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Hiring Practices: Compliance with Caregiver Rights and More

The following guidelines were created exclusively for PAAL by a licensed Human Resources professional.

Include explicit and public support and anti-discrimination commitment that includes caregiving and reproductive health in your EEO statements.

  • EEO statements should read: “We do not discriminate based upon race, religion, color, national origin, sex (including pregnancy, childbirth, reproductive health decisions, or related medical conditions), sexual orientation, gender identity, gender expression, age, status as a protected veteran, status as an individual with a disability, genetic information, political views or activity, or other applicable legally protected characteristics.” [sample source]

Guidelines for Developing Interview Questions

Interview questions should be focused on obtaining information necessary to assess the skills and qualifications of the candidate and/or the candidate’s ability to perform the essential functions of the position. Formulate questions that will help seek the information needed to fill the position successfully.

If you want to test a question, ask yourself whether it is:

  • Specific to the candidate

  • Based on the candidate’s past experiences

  • Open-ended

  • Nondiscriminatory

  • Job-related

  • Non-leading

Avoid asking questions that have the potential of being considered illegal or discriminatory.

Don’t shy away from asking questions regarding topics of which you may have limited knowledge. Such questions will enable you to determine whether the applicant can formulate his/her answer in an easy, understandable way (in a way that helps you understand).

Be consistent. Ask the same questions of all candidates. The only exception are questions related to the candidate’s specific professional background and experience.

Do not asked any question that are not job related. Doing so may result in unintentionally asking a question that could be deemed discriminatory in nature. For example, do not ask questions about their personal lives.


Acceptable and Unacceptable Interview Questions

Note: each state will have specific nuances to these lists of questions. We have created this guideline along California compliance. For your specific state, be sure to investigate state-specific compliance and/or book time with our PAAL HR Health professional.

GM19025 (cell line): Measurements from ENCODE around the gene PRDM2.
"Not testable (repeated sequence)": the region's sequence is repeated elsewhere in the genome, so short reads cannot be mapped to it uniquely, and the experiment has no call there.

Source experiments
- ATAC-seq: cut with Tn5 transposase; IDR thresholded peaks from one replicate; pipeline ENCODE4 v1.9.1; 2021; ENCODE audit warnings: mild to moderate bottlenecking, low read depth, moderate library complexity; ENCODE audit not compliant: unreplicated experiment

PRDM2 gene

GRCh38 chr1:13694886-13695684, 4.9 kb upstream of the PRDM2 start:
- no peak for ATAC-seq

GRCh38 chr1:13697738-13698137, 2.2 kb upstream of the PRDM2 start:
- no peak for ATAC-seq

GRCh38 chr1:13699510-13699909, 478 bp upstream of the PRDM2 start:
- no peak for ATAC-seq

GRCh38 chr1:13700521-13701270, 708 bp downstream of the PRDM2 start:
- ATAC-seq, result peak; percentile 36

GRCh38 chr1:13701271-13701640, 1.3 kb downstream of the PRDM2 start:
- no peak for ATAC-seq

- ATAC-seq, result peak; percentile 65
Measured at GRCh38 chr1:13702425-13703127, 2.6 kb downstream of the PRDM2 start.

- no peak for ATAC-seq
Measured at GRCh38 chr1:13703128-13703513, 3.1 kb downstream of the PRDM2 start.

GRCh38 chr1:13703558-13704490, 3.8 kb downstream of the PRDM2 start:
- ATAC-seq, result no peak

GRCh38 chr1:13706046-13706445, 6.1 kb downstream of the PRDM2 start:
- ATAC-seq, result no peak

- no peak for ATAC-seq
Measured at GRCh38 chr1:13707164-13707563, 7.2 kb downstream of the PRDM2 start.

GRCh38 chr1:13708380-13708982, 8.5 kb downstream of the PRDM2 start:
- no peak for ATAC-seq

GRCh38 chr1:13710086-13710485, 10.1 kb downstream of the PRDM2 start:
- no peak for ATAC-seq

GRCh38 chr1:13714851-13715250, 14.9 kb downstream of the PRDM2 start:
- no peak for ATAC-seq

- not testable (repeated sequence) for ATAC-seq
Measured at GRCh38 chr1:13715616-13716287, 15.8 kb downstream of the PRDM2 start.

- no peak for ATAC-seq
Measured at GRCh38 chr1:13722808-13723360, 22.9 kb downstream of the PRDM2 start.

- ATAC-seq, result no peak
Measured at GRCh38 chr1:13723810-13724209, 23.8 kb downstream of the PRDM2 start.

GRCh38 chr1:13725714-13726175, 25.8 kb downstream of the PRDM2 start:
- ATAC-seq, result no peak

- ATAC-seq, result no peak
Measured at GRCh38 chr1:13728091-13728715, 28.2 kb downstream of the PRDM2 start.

In the chart below, there is a list of ACCEPTABLE and UNACCETABLE questions that may be asked of an applicant. The questions under UNACCEPTABLE are illegal to ask and deemed discriminatory in the State of California. This list is not an exhaustive list of every possible question that could occur in an interview and therefore, it is meant to serve as a general guideline.

To remain legally sound, all interview questions must be job related and may not be discriminatory. Additionally, the same set of questions should be asked of all applicants applying for the same position.

Non job-related interview questions may be unlawful to ask and/or to be used in making a hiring decision. Therefore, it is highly advised that interviewers refrain from asking the candidate any personal questions. If the candidate starts discussing any matters related to their personal life, it is best to steer the conversation back to job related discussion.


Interview Question Types Recommended

Described below are different types of questions that can be helpful in conducting

interviews. When preparing a set of interview questions, you may have a combination of these types of questions.


Interview Question Types Not Recommended

The following are types of questions that are not conducive to a fluid or objective interviewing experience.


Interview Techniques

When conducting the interview, consider using a combination of the following techniques to help maintain the flow of the conversation.


Behavioral Interview Questions

(Employee and Supervisory Positions)

The following questions can be used for any employee level in the company including supervisors.

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